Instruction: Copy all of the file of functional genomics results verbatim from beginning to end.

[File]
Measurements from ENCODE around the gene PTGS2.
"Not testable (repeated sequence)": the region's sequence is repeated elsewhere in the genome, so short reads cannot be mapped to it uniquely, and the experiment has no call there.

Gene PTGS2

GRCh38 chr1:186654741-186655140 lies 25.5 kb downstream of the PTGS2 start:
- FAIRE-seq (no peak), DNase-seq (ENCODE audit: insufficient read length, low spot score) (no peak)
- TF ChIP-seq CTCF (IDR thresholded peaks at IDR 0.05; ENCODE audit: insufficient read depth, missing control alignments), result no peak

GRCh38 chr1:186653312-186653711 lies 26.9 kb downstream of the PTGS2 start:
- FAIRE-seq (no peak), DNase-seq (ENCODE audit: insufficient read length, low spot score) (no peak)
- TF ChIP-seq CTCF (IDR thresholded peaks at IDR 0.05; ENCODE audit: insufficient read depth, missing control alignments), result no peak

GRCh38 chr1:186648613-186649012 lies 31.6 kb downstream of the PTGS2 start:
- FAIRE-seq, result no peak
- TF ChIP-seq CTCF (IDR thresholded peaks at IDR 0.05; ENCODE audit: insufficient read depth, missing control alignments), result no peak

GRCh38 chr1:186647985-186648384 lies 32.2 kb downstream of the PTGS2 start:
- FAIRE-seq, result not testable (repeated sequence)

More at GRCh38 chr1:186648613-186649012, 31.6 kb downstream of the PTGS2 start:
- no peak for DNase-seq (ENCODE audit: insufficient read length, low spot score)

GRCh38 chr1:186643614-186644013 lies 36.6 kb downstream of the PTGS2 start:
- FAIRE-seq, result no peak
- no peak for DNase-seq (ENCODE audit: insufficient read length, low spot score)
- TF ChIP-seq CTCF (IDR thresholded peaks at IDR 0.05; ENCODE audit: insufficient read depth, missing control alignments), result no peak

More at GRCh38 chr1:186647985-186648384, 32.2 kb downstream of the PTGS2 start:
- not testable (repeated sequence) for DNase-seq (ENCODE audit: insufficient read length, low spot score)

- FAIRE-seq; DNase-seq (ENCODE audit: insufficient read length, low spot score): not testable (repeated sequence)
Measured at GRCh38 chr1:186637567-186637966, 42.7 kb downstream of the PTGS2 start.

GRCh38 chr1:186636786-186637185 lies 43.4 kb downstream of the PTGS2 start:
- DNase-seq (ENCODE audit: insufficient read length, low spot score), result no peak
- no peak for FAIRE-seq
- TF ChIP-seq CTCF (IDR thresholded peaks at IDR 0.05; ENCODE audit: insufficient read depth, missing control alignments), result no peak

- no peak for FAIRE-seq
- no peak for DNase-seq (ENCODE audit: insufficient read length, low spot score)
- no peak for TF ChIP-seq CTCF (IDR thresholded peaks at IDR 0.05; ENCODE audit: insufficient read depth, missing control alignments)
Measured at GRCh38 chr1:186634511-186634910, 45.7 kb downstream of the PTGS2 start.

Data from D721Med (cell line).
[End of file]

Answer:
Measurements from ENCODE around the gene PTGS2.
"Not testable (repeated sequence)": the region's sequence is repeated elsewhere in the genome, so short reads cannot be mapped to it uniquely, and the experiment has no call there.

Gene PTGS2

GRCh38 chr1:186654741-186655140 lies 25.5 kb downstream of the PTGS2 start:
- FAIRE-seq (no peak), DNase-seq (ENCODE audit: insufficient read length, low spot score) (no peak)
- TF ChIP-seq CTCF (IDR thresholded peaks at IDR 0.05; ENCODE audit: insufficient read depth, missing control alignments), result no peak

GRCh38 chr1:186653312-186653711 lies 26.9 kb downstream of the PTGS2 start:
- FAIRE-seq (no peak), DNase-seq (ENCODE audit: insufficient read length, low spot score) (no peak)
- TF ChIP-seq CTCF (IDR thresholded peaks at IDR 0.05; ENCODE audit: insufficient read depth, missing control alignments), result no peak

GRCh38 chr1:186648613-186649012 lies 31.6 kb downstream of the PTGS2 start:
- FAIRE-seq, result no peak
- TF ChIP-seq CTCF (IDR thresholded peaks at IDR 0.05; ENCODE audit: insufficient read depth, missing control alignments), result no peak

GRCh38 chr1:186647985-186648384 lies 32.2 kb downstream of the PTGS2 start:
- FAIRE-seq, result not testable (repeated sequence)

More at GRCh38 chr1:186648613-186649012, 31.6 kb downstream of the PTGS2 start:
- no peak for DNase-seq (ENCODE audit: insufficient read length, low spot score)

GRCh38 chr1:186643614-186644013 lies 36.6 kb downstream of the PTGS2 start:
- FAIRE-seq, result no peak
- no peak for DNase-seq (ENCODE audit: insufficient read length, low spot score)
- TF ChIP-seq CTCF (IDR thresholded peaks at IDR 0.05; ENCODE audit: insufficient read depth, missing control alignments), result no peak

More at GRCh38 chr1:186647985-186648384, 32.2 kb downstream of the PTGS2 start:
- not testable (repeated sequence) for DNase-seq (ENCODE audit: insufficient read length, low spot score)

- FAIRE-seq; DNase-seq (ENCODE audit: insufficient read length, low spot score): not testable (repeated sequence)
Measured at GRCh38 chr1:186637567-186637966, 42.7 kb downstream of the PTGS2 start.

GRCh38 chr1:186636786-186637185 lies 43.4 kb downstream of the PTGS2 start:
- DNase-seq (ENCODE audit: insufficient read length, low spot score), result no peak
- no peak for FAIRE-seq
- TF ChIP-seq CTCF (IDR thresholded peaks at IDR 0.05; ENCODE audit: insufficient read depth, missing control alignments), result no peak

- no peak for FAIRE-seq
- no peak for DNase-seq (ENCODE audit: insufficient read length, low spot score)
- no peak for TF ChIP-seq CTCF (IDR thresholded peaks at IDR 0.05; ENCODE audit: insufficient read depth, missing control alignments)
Measured at GRCh38 chr1:186634511-186634910, 45.7 kb downstream of the PTGS2 start.

Data from D721Med (cell line).